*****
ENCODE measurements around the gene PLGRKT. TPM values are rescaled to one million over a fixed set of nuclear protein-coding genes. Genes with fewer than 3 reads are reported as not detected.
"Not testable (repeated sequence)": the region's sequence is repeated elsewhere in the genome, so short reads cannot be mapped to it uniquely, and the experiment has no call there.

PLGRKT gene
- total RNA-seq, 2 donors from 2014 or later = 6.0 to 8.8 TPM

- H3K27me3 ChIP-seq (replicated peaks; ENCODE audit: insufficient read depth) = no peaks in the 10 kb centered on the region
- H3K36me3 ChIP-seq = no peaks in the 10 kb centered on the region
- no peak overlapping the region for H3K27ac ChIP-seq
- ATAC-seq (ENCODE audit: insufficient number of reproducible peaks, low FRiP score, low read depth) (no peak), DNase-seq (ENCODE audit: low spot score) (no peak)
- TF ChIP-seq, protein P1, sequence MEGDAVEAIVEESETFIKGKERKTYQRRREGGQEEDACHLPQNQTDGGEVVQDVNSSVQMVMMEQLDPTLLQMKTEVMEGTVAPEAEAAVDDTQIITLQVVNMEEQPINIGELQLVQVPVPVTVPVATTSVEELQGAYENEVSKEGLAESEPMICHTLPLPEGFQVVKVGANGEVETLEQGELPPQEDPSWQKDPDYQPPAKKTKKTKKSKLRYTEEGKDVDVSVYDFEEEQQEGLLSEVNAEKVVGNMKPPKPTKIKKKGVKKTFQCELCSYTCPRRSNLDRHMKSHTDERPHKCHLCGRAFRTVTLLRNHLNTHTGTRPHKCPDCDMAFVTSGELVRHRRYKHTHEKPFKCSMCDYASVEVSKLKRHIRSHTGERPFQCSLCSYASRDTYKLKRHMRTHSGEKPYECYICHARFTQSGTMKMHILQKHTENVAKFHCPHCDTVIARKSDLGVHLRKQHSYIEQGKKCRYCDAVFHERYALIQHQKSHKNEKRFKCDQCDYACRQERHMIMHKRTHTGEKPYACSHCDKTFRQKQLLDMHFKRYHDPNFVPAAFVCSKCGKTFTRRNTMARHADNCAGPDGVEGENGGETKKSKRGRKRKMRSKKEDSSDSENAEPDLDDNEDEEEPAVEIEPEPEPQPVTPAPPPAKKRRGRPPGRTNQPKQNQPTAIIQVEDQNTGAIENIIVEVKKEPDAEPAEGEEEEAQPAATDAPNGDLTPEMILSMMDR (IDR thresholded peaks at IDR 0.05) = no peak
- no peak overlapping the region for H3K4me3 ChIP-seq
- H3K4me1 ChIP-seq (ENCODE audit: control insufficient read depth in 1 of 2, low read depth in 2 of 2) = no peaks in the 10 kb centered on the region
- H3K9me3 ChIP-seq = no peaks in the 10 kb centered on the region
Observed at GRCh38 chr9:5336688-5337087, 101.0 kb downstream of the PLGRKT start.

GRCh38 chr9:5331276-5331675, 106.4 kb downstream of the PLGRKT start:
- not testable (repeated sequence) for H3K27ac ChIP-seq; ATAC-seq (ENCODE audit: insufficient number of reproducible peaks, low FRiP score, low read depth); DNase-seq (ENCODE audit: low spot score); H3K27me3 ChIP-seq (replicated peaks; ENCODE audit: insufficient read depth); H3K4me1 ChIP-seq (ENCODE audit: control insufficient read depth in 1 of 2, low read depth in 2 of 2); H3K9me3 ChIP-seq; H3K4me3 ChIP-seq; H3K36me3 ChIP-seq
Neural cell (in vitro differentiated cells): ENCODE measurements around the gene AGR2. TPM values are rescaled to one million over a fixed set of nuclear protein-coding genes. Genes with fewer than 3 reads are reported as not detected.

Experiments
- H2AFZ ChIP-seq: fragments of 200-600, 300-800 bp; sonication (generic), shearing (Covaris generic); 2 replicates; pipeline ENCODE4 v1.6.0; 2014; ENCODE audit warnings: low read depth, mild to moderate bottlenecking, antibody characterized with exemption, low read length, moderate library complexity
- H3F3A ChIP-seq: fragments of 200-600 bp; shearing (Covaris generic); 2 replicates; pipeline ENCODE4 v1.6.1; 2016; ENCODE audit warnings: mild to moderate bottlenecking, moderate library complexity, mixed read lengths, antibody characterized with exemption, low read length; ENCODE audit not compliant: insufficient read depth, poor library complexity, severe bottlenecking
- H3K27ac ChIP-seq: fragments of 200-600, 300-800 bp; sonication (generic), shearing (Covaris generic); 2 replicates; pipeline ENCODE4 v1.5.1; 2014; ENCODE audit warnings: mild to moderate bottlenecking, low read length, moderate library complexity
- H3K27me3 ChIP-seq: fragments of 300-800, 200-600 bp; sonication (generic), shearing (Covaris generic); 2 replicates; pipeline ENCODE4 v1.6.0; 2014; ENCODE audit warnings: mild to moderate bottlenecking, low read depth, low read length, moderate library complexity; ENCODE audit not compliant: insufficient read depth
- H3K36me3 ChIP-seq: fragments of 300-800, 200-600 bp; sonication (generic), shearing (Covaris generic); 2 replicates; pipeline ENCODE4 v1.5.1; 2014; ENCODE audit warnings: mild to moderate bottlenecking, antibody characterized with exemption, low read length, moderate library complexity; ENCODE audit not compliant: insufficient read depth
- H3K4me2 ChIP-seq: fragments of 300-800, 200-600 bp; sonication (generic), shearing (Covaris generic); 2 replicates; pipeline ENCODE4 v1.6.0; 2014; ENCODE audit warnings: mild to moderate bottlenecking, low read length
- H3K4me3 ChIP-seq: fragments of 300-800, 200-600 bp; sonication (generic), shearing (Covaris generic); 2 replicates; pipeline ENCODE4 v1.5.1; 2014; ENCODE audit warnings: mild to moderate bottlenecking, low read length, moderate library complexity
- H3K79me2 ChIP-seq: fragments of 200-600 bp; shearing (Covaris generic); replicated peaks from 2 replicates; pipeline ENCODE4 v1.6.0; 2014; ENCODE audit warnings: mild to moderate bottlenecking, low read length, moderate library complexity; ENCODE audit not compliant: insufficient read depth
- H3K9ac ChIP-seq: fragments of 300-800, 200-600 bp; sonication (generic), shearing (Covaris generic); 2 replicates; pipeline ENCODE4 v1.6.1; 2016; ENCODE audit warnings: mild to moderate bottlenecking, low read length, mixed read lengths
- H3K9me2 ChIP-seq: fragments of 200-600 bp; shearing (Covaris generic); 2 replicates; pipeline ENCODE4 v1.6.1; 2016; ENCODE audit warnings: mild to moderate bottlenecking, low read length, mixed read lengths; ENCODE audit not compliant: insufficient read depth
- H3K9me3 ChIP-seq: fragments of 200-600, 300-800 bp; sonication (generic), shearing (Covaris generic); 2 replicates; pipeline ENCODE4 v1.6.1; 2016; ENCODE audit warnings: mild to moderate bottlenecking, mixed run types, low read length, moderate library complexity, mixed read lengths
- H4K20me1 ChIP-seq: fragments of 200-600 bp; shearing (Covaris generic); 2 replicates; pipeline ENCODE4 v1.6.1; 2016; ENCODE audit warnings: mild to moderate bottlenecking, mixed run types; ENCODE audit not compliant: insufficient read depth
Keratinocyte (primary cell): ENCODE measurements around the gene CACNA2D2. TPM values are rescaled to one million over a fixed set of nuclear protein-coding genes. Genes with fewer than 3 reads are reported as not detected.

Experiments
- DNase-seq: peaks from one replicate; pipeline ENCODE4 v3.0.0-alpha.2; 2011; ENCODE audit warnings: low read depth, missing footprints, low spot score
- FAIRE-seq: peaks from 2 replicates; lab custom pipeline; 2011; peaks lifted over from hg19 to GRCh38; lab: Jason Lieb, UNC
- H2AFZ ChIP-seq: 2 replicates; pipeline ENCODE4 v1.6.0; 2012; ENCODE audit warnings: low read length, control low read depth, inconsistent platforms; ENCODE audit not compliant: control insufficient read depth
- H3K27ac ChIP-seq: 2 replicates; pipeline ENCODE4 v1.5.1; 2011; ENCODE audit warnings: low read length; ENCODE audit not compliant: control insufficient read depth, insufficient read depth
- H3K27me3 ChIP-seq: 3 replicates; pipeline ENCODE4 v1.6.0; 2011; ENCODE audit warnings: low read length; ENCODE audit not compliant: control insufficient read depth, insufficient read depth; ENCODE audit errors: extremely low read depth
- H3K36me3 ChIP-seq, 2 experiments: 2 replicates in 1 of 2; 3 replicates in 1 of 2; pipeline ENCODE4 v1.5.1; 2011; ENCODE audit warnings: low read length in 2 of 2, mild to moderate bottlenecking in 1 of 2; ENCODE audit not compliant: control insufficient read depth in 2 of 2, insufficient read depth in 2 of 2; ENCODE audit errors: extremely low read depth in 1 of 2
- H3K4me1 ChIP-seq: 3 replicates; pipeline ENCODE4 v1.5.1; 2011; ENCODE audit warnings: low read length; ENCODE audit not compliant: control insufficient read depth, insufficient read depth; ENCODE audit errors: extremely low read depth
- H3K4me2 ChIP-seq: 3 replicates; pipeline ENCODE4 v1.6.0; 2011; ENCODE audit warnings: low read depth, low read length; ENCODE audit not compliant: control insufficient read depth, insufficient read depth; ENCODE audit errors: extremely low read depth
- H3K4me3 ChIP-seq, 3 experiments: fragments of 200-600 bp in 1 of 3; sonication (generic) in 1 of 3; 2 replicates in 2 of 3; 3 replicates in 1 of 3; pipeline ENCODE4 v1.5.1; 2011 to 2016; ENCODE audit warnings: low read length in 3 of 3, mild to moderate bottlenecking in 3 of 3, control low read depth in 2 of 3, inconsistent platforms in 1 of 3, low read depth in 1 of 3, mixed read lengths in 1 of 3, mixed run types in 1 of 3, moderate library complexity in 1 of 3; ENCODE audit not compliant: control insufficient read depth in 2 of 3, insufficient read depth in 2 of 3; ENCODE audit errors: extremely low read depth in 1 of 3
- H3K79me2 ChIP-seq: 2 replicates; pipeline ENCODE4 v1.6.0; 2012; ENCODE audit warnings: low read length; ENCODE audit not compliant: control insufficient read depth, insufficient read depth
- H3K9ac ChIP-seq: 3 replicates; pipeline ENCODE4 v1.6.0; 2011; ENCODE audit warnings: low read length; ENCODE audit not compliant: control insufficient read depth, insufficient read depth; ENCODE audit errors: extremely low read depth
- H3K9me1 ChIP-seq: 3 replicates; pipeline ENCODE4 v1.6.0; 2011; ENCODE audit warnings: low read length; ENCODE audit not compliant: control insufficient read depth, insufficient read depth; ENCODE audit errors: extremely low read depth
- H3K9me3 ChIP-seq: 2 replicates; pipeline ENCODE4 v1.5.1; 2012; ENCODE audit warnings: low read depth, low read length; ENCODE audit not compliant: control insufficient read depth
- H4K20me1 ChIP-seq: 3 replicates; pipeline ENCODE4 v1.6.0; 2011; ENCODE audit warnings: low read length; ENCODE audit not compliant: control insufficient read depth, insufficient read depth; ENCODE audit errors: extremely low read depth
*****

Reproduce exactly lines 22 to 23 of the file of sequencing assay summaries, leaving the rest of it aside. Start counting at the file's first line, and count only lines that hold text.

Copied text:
- H3K36me3 ChIP-seq: fragments of 300-800, 200-600 bp; sonication (generic), shearing (Covaris generic); 2 replicates; pipeline ENCODE4 v1.5.1; 2014; ENCODE audit warnings: mild to moderate bottlenecking, antibody characterized with exemption, low read length, moderate library complexity; ENCODE audit not compliant: insufficient read depth
- H3K4me2 ChIP-seq: fragments of 300-800, 200-600 bp; sonication (generic), shearing (Covaris generic); 2 replicates; pipeline ENCODE4 v1.6.0; 2014; ENCODE audit warnings: mild to moderate bottlenecking, low read length